It is also important to note that simply using opposite action is not enough as you also have to commit to behaving and thinking antithetically to your anxiety. You cannot do the opposite (such as facing your fears), while simultaneously repeating to yourself over and over again how afraid you are or that something catastrophic is going to happen to you now that you’re facing your fears.

Indulging in such thoughts will only waste your time and lengthen your suffering. So, it is absolutely imperative that when you use opposite action, you do so wholeheartedly with complete commitment behaviorally and psychologically if you hope to obtain any worthwhile benefits from it.




Cope Ahead (dialectical behavior therapy)

The dialectical behavior therapy skill of coping ahead is one of the most useful skills in this article. I, myself, have used it on several occasions and can attest to how useful it is at helping to soothe the mental anguish associated with obsessively worrying over an upcoming event. Just as the name implies, coping ahead allows you to be better prepared for an anxiety provoking situation, such as when or if you face your fears head on.

In dialectical behavior therapy, there are 5 quintessential steps to successfully use the coping ahead strategy as a means of significantly decreasing your overall anxiety. These 5 steps are: 1.) Describe the situation that will make you anxious. 2.) Choose a coping mechanism you’d like to use in the situation. 3.) Imagine the situation in your mind as vividly as you possibly can. 4.) Picture yourself coping effectively. 5.) Practice relaxation after rehearsing (i.e. mindfulness).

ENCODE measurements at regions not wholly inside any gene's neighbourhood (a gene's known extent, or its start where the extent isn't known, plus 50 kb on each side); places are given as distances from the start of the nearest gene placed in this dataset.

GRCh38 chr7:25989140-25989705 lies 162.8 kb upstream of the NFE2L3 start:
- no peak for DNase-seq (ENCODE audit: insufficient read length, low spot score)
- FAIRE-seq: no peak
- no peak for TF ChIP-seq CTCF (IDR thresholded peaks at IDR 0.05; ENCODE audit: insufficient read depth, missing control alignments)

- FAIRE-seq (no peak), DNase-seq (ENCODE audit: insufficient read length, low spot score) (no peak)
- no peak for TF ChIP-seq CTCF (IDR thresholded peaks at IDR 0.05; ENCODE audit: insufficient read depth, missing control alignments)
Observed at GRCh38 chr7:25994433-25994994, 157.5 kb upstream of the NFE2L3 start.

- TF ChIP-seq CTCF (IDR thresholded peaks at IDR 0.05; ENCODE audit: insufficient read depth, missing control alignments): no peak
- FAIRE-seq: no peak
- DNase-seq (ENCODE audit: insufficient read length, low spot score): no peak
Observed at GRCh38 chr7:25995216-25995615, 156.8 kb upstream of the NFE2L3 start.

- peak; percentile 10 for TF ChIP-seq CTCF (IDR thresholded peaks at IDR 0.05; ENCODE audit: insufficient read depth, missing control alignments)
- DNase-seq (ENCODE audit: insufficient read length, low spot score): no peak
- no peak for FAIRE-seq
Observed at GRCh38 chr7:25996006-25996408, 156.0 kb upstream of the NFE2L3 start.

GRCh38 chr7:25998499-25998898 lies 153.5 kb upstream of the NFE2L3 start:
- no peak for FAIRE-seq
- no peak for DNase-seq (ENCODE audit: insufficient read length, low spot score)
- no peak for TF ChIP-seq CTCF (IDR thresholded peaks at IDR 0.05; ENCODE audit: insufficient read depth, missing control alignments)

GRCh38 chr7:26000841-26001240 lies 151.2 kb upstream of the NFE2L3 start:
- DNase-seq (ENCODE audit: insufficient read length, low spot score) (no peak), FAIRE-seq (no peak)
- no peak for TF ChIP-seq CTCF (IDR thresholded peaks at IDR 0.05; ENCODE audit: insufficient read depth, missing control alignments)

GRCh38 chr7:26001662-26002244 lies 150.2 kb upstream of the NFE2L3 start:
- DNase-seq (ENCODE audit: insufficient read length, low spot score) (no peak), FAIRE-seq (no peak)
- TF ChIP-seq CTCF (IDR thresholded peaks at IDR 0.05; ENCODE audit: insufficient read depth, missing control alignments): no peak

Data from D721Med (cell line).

With the first step, you will want to describe in detail the situation that you are fearful of. It’s essential that you remain objective with your description as subjective biases will only build a wall between you and your ability to cope effectively. All you need to do here is just describe the situation, the people who will be there, the location it will take place at, and any other pertinent information. Besides describing the event itself and presumably everything it will entail; you should also name the emotions and actions that are likely to interfere with your ability to cope.

In the second step of this dialectical behavior therapy skill, you will need to decide which coping mechanism you will use throughout the situation. This can be mindfulness meditation, radical acceptance, or any other coping skill with which you find to be useful.

When deciding which dialectical behavior therapy technique you’re going to use, it is very important to be specific by writing out in detail how you will actually go about using your chosen skill to help you successfully cope with your emotions and action urges. The more detailed you can be about exactly how you’re going to cope, the better prepared you will be when the time comes for you to actually use these dialectical behavior therapy skills in real time.

Step three may be the most challenging of the five steps as it requires you to momentarily suspend what you know to be true and to pretend that you are actually in the anxiety provoking situation you fear.